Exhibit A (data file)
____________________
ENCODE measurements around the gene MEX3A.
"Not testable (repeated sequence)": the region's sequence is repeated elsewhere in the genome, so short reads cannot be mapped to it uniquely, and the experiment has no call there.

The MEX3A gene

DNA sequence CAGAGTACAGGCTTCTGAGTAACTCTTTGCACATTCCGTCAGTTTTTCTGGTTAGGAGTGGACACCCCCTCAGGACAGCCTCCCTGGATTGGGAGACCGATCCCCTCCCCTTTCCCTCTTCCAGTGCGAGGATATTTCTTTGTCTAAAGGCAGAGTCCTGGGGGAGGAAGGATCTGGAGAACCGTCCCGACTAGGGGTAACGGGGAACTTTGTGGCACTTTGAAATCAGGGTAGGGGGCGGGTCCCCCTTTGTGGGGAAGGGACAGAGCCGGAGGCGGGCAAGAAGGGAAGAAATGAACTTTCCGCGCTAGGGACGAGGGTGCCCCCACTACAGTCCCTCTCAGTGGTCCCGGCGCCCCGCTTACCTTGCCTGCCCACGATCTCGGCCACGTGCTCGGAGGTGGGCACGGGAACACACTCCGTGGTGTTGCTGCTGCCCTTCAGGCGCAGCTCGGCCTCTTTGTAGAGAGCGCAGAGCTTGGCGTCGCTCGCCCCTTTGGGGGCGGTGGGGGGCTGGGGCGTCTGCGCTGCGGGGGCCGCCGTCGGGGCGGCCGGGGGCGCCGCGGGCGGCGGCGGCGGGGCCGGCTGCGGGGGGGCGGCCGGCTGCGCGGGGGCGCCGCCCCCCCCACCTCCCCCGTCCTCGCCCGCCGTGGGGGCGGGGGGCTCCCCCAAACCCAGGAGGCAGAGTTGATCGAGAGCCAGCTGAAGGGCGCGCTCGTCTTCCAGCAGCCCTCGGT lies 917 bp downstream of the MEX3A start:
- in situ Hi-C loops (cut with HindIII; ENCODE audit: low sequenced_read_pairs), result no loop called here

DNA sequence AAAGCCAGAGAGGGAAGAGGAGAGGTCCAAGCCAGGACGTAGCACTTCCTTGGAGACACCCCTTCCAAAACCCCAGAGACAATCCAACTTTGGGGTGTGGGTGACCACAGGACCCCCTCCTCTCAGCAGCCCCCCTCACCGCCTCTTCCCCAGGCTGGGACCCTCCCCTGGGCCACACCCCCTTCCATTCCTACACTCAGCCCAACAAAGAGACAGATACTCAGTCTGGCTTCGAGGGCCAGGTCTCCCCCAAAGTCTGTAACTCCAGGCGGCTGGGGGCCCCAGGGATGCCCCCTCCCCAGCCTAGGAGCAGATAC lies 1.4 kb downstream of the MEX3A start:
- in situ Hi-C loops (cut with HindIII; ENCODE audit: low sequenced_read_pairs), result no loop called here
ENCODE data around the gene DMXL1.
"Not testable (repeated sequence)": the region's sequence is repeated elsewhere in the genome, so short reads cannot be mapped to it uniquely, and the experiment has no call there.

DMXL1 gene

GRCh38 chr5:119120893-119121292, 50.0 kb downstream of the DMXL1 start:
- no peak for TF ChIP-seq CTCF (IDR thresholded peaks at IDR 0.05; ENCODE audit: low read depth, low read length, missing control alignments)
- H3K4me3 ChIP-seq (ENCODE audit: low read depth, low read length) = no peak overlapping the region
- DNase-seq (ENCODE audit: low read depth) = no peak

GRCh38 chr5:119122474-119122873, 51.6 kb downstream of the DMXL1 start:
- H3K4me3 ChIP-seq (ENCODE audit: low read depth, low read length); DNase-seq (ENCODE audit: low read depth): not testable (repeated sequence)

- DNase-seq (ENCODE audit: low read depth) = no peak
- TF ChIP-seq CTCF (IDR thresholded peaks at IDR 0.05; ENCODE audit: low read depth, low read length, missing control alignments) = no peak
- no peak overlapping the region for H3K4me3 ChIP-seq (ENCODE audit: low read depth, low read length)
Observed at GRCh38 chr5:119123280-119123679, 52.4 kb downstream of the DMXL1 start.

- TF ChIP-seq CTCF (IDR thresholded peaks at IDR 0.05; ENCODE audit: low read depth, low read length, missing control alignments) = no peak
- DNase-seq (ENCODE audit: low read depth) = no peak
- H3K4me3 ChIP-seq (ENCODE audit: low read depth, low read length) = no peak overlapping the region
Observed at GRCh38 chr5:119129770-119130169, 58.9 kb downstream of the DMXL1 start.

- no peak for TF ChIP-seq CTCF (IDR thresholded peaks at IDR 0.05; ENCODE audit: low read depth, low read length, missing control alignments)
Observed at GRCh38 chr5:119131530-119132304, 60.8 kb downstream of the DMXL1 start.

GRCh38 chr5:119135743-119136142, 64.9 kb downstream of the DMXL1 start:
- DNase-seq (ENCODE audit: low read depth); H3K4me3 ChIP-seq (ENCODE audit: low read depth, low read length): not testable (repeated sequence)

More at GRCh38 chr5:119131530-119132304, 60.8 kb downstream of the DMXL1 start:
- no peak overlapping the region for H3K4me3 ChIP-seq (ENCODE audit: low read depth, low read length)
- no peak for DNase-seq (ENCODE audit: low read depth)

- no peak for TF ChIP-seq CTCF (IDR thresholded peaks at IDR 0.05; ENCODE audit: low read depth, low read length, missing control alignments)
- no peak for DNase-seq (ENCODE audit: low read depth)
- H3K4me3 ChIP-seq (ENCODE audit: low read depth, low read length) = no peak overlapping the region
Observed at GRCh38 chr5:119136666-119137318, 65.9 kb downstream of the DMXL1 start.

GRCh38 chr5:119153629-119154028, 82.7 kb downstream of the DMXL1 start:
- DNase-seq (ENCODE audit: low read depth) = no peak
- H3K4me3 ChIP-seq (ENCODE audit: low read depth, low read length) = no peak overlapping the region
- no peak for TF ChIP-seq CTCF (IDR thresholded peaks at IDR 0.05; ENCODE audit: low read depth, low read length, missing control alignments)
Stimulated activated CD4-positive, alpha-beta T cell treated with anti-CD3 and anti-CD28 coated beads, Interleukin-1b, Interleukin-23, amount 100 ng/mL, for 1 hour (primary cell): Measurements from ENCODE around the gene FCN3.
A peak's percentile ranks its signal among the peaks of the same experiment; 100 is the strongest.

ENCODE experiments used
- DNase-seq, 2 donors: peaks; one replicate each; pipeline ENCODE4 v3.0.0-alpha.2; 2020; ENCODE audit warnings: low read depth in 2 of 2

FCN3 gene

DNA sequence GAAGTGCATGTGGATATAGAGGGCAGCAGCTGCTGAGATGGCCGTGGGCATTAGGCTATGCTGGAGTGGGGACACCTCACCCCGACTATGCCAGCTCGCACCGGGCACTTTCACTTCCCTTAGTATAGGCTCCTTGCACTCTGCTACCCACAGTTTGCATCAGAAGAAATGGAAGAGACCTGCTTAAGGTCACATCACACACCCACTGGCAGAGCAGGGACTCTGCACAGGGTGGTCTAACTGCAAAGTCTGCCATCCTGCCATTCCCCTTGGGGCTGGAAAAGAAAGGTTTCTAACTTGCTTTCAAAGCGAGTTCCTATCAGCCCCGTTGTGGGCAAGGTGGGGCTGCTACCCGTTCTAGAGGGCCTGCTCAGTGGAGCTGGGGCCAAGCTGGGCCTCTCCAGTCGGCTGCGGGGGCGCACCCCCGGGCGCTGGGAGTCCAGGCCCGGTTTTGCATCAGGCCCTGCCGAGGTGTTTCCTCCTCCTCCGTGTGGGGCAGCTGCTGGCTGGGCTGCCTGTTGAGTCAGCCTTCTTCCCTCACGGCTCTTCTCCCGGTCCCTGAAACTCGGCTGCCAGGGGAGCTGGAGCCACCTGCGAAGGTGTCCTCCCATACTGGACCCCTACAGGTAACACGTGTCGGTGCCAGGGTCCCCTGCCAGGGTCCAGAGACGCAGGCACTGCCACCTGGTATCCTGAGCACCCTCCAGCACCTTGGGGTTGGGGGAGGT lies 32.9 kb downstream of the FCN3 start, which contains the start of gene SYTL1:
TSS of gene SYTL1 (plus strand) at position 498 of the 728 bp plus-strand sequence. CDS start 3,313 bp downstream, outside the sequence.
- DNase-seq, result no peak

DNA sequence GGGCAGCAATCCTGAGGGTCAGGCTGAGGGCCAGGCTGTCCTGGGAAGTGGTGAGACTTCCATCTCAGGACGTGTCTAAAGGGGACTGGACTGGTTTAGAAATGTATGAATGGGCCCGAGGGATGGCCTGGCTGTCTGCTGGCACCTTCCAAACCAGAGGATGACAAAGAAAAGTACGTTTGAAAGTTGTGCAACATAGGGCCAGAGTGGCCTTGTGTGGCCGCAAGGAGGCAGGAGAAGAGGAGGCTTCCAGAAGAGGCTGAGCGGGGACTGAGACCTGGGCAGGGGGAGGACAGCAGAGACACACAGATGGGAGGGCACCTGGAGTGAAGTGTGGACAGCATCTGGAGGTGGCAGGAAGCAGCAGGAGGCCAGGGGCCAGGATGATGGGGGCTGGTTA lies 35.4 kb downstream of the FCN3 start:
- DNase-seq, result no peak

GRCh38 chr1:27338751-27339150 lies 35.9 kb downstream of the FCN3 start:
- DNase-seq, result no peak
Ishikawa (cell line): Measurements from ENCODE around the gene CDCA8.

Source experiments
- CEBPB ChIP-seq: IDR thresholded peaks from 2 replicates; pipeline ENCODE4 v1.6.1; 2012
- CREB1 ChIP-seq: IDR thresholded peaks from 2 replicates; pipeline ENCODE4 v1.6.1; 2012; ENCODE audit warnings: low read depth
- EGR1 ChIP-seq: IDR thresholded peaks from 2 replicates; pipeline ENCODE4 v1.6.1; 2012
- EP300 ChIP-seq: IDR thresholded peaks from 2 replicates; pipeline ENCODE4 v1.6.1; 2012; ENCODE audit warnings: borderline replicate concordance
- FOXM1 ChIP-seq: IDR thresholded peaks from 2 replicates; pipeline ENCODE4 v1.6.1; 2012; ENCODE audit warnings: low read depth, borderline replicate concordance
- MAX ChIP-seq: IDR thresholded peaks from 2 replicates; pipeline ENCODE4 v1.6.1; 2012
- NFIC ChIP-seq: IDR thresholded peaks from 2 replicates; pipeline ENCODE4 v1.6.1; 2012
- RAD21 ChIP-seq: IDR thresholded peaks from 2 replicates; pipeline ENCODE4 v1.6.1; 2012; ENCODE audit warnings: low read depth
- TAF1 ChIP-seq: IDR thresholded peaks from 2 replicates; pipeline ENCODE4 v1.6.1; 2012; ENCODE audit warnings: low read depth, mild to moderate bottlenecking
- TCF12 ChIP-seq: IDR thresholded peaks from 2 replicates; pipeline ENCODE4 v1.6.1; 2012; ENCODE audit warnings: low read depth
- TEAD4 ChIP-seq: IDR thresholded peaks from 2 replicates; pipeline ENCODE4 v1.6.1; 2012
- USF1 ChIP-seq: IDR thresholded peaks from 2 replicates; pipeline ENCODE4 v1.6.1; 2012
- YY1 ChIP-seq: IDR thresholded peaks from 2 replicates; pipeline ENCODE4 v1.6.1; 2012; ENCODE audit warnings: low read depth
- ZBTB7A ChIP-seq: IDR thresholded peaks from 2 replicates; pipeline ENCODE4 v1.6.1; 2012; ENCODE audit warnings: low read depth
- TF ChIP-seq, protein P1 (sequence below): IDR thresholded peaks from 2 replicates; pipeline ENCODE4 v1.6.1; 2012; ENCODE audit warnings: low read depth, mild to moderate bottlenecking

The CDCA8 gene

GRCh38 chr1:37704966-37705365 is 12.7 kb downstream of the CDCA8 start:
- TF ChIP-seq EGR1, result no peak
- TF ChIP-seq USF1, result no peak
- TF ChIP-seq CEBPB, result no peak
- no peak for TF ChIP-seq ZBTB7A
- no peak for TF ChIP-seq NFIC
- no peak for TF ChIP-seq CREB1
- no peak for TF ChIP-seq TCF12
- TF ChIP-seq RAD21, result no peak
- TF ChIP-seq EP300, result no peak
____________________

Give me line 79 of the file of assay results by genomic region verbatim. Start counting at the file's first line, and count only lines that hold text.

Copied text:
- TF ChIP-seq EP300, result no peak